Working for the public interest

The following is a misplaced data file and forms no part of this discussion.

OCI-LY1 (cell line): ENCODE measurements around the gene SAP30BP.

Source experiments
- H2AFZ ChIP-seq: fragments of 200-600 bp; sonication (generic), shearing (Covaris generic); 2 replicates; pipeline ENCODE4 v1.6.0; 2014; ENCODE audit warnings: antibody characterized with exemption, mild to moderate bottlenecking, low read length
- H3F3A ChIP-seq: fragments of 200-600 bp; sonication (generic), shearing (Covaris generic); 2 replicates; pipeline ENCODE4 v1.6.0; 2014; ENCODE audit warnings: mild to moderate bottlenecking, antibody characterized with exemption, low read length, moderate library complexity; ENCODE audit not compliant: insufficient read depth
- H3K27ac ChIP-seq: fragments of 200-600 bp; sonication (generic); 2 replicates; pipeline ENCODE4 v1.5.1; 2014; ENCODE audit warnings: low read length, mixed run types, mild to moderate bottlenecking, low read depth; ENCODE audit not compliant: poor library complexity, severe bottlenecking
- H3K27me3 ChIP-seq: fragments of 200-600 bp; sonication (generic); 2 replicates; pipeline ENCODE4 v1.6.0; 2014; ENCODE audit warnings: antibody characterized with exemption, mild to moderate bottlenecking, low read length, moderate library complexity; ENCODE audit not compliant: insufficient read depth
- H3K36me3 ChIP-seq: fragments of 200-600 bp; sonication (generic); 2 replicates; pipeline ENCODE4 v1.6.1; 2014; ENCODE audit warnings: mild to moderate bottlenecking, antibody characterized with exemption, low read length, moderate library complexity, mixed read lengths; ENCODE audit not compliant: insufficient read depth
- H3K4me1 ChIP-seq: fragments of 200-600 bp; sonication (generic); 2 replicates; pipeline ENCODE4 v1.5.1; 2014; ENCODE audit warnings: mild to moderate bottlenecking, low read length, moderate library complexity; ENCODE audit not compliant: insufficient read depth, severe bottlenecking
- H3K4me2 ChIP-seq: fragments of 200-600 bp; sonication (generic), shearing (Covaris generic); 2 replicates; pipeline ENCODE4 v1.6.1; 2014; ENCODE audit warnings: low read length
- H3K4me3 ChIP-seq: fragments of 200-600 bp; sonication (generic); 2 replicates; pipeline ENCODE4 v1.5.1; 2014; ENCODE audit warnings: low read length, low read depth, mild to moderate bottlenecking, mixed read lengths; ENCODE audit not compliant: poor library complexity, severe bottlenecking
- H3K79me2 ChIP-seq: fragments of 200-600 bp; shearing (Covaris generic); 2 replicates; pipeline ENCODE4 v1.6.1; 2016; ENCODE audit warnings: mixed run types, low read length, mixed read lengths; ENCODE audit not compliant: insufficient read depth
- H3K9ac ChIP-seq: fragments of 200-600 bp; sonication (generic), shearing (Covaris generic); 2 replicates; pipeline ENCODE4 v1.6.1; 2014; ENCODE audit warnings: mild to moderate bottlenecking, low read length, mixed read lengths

first_imgThe Public Interest Disclosure – or whistleblowing Act – will herald a newage of corporate accountabilityWe always made clear that we favoured legislation to protect workers andmanagers who blow the whistle from victimisation. I supported similarlegislation in Opposition, and am delighted that we have been able to fulfilour commitment in government.The Public Interest Disclosure Act came into force in July 1999. It islegislation that was much needed. Inquiries into major disasters of the past decade – such as the capsizing ofthe Herald of Free Enterprise ferry and the fire on the Piper Alpha North Seaoil platform – have found that workers had been aware of potential dangers or wrongdoingsbut were too scared to sound the alarm. But attitudes in the workplace are changing. I urge organisations to makesure this continues. The legislation, which received support from businessleaders and trade unions, is helping to encourage an open working environmentwhere employers and employees work together to deal with wrongdoing. Itprovides the basis for greater openness in the workplace where individuals canraise issues of concern without fear of recrimination. In the Civil Service, the timely legislation complements existingwhistleblowing procedures set out in the Civil Service Code. The code is partof all civil servants’ terms and conditions of employment. It was felt to beneeded for two reasons – to provide a statement of the core values of theimpartial Civil Service, and to put in place the establishment of anindependent appeals procedure for civil servants to raise matters of concernrelating to issues of propriety or ethical standards.Dealing effectively with wrongdoing and failures should be an integral partof good working practices. All of us – whether employer or employee – have akey role in working together to prevent problems arising and to ensure that anyfailures are resolved quickly.The Government’s role is to provide a robust legal safety net. Many of thedisasters we have experienced must not be allowed to happen again.We have ensured that if people blow the whistle in the public interest, theycan do so in the knowledge that they are protected against action by theiremployer. If action is taken, unlimited compensation can be awarded.Whistleblowing is not about sweeping things under the carpet; it is aboutaccountability and responsibility. Above all, it is about making a difference. By Ian McCartney minister of state at the Cabinet Office Comments are closed. Previous Article Next Article Related posts:No related photos. Working for the public interestOn 21 Mar 2000 in Personnel Todaylast_img